drive.web

Frequently Asked Questions


Below are the answers to common questions about

drive.web

. If your question is not addressed, please email drive.web support or call U.S. Toll Free, 1-888-667-7333 (1-888-ON SPEED), International +1-410-604-3400.

Security Warning?

Q:
When I download savvy via Java Web Start, I get a Security Warning. Why does this happen?

A:
This is a normal warning that appears when you first download code from the Internet via Java Web Start - it is there to protect you. The warning should state that the code is signed by Bardac and authenticated by Thawte Server CA. More detailed info is available at the software download security page.

Protocols and Ports?

Q:
What protocols and ports does

drive.web

use?

A:
DIX Ethernet, ARP, UDP/IP, ICMP, IGMP, multicast address 224.0.0.189, and registered port 48556 (com-bardac-dw)

Why switching hubs?

Q:
Why do I need to use an Ethernet switching hub for

drive.web

?

A:
If you use a standard (i.e. non-switching) hub, the devices have to contend for access to the network using Ethernet's CSMA/CD technique (carrier sense multiple access with collision detection). If multiple collisions occur, a frame can be delayed 10's or even 100's of milliseconds which could disrupt control loops (note that multiple collisions can occur even on lightly loaded networks). If you use a switching hub, collisions can never occur since each device has a dedicated connection to the switching fabric within the switching hub.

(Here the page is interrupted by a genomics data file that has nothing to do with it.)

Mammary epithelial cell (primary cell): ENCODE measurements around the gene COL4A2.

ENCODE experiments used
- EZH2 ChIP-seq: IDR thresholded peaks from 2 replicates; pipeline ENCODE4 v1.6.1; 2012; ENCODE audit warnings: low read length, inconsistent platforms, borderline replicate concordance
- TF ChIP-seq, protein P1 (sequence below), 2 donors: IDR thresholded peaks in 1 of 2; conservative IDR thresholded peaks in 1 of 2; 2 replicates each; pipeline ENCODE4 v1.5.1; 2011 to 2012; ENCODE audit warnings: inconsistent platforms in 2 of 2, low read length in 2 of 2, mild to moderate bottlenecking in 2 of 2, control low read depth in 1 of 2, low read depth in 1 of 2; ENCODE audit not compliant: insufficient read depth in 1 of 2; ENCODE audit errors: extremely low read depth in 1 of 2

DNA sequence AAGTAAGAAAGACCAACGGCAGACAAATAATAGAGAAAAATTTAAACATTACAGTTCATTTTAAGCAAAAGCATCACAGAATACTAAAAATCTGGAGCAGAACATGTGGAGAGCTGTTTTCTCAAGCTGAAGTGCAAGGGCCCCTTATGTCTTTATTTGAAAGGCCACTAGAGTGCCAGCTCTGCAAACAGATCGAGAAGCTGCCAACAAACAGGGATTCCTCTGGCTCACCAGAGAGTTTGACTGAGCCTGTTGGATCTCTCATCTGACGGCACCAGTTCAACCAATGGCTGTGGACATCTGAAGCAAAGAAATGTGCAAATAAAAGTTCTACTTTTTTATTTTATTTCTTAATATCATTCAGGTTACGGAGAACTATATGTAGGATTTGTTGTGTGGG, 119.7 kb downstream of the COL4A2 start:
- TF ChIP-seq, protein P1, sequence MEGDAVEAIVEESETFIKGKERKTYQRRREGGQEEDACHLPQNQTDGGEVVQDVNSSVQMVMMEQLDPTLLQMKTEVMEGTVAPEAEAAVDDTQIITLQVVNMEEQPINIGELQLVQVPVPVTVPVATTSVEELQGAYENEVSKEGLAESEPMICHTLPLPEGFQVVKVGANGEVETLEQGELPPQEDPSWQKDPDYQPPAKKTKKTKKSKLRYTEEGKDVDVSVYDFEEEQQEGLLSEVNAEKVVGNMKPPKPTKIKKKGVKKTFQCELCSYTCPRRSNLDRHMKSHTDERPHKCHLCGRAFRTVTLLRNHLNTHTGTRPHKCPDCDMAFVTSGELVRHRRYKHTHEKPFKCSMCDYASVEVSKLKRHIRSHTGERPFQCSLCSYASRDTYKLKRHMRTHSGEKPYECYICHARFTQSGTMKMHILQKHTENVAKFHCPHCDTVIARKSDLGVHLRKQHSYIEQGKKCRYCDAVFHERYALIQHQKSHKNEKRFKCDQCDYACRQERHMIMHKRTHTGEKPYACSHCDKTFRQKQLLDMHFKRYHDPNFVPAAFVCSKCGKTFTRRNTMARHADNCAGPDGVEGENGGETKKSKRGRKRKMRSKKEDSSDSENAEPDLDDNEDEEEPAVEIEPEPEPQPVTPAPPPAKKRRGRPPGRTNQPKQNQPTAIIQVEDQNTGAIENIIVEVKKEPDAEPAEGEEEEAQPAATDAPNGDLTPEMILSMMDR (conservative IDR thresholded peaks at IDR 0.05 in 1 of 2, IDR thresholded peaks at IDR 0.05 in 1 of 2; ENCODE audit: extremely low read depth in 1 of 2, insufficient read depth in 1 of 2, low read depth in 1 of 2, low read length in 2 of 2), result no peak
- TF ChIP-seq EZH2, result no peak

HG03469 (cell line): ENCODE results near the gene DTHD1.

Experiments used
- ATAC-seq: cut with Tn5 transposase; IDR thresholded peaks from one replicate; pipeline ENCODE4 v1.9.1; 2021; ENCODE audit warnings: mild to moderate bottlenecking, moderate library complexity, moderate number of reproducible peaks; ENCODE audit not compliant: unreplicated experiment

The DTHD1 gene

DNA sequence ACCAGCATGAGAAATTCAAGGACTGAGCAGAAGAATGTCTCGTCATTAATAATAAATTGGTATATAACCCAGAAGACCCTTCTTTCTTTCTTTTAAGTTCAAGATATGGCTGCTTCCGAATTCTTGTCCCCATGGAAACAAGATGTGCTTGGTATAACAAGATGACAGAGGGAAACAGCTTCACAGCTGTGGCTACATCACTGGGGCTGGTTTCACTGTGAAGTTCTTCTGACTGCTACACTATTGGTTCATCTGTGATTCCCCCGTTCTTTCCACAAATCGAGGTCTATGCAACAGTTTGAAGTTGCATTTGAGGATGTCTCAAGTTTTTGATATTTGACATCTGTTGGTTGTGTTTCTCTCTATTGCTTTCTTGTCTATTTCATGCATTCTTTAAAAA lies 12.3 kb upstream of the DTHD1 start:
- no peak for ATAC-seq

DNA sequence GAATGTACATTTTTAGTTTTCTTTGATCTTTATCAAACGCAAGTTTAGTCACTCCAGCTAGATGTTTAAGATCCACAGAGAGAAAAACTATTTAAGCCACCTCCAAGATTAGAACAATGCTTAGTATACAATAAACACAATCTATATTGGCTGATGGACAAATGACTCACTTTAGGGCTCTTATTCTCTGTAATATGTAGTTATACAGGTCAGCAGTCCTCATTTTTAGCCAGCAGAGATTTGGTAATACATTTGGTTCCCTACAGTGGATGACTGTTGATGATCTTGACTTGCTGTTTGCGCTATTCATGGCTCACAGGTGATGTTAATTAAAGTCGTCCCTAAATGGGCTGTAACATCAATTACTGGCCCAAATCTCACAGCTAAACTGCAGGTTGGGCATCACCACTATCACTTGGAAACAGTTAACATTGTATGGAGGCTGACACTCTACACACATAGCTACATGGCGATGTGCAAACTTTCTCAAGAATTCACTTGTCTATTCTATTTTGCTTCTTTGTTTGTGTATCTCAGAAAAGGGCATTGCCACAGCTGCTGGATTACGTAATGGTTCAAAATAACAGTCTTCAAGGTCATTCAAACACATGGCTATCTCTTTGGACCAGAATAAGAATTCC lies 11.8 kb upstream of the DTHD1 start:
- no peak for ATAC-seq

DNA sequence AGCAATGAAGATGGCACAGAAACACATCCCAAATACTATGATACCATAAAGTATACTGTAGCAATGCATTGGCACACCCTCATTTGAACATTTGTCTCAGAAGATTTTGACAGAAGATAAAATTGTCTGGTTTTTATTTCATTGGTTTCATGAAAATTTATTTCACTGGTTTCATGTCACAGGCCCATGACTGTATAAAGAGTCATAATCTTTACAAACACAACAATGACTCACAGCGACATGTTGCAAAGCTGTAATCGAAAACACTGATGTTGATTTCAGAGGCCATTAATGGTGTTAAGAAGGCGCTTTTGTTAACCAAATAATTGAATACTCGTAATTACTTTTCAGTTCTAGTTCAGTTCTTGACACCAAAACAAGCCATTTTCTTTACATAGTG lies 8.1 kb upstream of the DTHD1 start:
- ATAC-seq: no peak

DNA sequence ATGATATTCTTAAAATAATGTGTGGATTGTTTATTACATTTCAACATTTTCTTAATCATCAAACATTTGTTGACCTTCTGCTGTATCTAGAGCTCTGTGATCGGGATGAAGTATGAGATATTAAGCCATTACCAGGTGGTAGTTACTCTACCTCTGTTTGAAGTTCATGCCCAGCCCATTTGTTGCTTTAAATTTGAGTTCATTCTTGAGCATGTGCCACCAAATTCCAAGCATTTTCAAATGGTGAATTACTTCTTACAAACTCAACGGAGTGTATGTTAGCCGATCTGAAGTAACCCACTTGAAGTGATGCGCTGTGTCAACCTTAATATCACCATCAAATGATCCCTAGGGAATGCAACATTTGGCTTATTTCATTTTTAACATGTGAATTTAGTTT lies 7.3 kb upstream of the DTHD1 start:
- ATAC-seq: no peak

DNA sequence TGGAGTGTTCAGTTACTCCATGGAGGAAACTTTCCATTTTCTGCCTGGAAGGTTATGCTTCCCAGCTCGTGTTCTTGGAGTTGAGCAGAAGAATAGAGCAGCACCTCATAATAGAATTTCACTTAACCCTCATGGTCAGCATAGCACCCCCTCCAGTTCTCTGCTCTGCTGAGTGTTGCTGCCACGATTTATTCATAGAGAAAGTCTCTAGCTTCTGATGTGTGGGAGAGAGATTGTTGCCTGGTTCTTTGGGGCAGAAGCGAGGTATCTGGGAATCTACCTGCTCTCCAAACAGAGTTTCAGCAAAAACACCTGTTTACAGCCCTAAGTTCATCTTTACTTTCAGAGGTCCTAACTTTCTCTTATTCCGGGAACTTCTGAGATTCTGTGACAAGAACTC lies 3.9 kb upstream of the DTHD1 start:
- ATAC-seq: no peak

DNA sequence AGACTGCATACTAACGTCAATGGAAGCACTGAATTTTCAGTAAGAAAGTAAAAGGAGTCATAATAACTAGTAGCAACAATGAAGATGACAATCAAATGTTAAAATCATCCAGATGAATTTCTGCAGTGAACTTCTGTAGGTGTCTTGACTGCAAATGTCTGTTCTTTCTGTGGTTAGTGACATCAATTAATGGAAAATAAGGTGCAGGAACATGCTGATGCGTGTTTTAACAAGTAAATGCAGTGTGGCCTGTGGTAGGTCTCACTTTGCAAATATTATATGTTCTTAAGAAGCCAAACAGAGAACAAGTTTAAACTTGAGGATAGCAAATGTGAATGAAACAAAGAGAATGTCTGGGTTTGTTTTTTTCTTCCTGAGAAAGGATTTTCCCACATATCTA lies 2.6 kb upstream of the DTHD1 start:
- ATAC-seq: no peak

Q:
Isn't it possible for switching hubs to drop frames?

A:
Yes, this can occur if the amount of traffic bound for a device exceeds the bandwidth of the connection. However, the

drive.web

protocols are designed to (i) prevent over-subscription of bandwidth and (ii) tolerate lost frames.

Internet Security?

Q:
Bardac has two drives and a distributed process controller that are on the Internet at speedy-sp.bardac.com, speedy485.bardac.com and smarty.bardac.com - aren't you worried about crackers breaking into the drives and wreaking havoc?

A:
Well, yes! It is possible that a cracker might break in and mess around with these drives. However, the motors that these drives control are not connected to anything dangerous and the high-voltage power is usually turned off (except when they are being demonstrated).

Drives that are used on a real machine should never be directly accessible over the Internet. Obviously, the consequences of someone cracking into a drive system could be very serious - system integrators and users must carefully consider the accessibility versus security tradeoffs.

drive.web

systems should either be protected behind a network firewall or not connected to the Internet at all.

If remote Internet accessibility is required, Bardac recommends the use of a high-quality VPN (virtual private network) device and/or software. These products can provide strong cryptographic security and can also help manage IP addresses. Contact Bardac for more information.